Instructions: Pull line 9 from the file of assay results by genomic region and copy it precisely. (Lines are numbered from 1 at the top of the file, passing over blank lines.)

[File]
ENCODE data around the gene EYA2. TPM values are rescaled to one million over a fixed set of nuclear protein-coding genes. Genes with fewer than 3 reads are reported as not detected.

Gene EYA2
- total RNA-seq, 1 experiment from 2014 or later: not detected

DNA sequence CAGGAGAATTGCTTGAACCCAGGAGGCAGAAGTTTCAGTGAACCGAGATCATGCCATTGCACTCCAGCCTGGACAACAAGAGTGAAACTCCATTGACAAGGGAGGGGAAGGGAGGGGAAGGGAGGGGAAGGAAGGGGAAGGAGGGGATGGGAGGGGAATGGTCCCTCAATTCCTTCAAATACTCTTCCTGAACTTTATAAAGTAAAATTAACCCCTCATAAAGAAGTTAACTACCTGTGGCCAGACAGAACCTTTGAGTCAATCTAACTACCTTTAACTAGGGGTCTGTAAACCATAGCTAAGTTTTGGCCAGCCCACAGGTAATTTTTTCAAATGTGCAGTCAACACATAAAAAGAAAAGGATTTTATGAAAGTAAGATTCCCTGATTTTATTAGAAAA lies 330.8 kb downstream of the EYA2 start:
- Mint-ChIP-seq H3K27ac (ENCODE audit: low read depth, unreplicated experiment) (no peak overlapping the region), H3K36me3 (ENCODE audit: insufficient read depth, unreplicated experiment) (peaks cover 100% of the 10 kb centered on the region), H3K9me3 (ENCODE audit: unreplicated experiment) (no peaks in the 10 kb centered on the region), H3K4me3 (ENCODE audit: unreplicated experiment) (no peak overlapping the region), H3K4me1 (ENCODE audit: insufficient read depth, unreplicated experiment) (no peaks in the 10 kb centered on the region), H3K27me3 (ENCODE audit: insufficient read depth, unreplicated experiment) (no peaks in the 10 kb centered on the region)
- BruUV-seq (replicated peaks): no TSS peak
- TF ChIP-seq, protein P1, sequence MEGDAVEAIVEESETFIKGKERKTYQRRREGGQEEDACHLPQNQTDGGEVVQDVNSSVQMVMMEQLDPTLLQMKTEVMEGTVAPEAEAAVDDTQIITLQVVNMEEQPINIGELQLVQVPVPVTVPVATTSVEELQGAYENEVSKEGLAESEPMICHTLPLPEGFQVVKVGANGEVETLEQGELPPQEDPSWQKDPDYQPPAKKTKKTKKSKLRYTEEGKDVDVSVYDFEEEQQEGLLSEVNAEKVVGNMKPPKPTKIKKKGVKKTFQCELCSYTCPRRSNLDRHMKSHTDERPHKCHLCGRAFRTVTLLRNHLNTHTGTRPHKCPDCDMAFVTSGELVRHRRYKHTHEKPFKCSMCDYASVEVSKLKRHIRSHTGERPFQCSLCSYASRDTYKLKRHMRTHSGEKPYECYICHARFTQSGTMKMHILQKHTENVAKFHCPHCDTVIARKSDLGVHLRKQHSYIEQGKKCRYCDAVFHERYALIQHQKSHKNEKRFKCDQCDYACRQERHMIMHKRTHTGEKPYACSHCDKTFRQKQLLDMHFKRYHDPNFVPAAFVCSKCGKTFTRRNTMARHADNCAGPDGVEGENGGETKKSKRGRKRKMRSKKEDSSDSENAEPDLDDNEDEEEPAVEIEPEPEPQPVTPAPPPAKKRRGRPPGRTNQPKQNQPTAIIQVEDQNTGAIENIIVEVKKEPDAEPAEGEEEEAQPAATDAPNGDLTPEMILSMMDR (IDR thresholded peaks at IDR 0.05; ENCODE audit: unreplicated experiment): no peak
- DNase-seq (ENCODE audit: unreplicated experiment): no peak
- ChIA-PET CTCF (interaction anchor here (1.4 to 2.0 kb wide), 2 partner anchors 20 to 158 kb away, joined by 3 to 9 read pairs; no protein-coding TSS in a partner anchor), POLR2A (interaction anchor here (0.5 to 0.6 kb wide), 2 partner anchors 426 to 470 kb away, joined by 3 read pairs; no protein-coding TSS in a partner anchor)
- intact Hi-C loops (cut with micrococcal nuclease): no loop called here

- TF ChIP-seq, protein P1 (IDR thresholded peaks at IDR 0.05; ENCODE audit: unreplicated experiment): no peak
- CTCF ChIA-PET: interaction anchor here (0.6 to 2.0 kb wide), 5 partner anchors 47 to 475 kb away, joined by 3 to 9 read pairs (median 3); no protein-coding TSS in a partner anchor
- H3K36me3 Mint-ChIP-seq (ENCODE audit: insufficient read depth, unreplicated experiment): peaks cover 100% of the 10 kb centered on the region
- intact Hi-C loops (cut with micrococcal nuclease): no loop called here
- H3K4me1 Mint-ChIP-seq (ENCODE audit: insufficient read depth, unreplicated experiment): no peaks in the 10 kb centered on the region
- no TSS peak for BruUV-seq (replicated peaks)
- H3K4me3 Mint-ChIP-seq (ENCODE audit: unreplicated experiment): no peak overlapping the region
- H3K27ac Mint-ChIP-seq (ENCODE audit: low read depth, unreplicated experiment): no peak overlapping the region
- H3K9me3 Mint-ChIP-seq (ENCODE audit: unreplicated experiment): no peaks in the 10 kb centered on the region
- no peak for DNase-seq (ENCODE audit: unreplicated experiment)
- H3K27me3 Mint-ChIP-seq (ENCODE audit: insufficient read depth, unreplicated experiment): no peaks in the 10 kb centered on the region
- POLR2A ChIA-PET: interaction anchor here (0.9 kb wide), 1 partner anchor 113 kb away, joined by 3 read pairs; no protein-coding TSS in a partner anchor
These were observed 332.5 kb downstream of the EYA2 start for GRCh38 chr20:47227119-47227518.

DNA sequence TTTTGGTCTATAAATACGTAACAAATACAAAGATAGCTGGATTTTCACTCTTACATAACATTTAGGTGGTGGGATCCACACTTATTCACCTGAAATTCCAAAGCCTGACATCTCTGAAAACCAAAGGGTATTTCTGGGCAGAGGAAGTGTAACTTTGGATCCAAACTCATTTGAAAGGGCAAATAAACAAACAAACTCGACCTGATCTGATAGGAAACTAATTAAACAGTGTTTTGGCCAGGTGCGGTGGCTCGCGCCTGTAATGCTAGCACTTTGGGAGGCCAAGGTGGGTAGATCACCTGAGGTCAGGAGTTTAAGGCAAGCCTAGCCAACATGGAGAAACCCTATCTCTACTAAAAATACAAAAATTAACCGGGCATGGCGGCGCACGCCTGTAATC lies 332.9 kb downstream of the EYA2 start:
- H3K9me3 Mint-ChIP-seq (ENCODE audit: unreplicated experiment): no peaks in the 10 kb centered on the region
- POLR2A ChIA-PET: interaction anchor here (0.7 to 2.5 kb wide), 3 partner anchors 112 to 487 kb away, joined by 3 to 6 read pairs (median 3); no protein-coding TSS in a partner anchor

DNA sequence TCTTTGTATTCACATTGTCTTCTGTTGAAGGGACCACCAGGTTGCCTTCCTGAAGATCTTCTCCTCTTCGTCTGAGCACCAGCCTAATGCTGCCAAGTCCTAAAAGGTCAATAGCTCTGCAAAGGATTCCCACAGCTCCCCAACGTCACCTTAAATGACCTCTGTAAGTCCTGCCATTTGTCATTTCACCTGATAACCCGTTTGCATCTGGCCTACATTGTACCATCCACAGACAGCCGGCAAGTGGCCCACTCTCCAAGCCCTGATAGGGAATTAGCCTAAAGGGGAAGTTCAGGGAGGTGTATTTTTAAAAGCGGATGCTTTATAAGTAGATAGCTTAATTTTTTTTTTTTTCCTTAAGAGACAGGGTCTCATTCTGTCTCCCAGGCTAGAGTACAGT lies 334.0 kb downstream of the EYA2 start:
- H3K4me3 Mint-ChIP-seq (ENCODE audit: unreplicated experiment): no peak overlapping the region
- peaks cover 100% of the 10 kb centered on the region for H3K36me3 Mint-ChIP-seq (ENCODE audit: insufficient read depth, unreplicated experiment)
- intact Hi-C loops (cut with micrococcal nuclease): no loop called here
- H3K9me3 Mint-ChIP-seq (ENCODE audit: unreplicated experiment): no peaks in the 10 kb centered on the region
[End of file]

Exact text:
- ChIA-PET CTCF (interaction anchor here (1.4 to 2.0 kb wide), 2 partner anchors 20 to 158 kb away, joined by 3 to 9 read pairs; no protein-coding TSS in a partner anchor), POLR2A (interaction anchor here (0.5 to 0.6 kb wide), 2 partner anchors 426 to 470 kb away, joined by 3 read pairs; no protein-coding TSS in a partner anchor)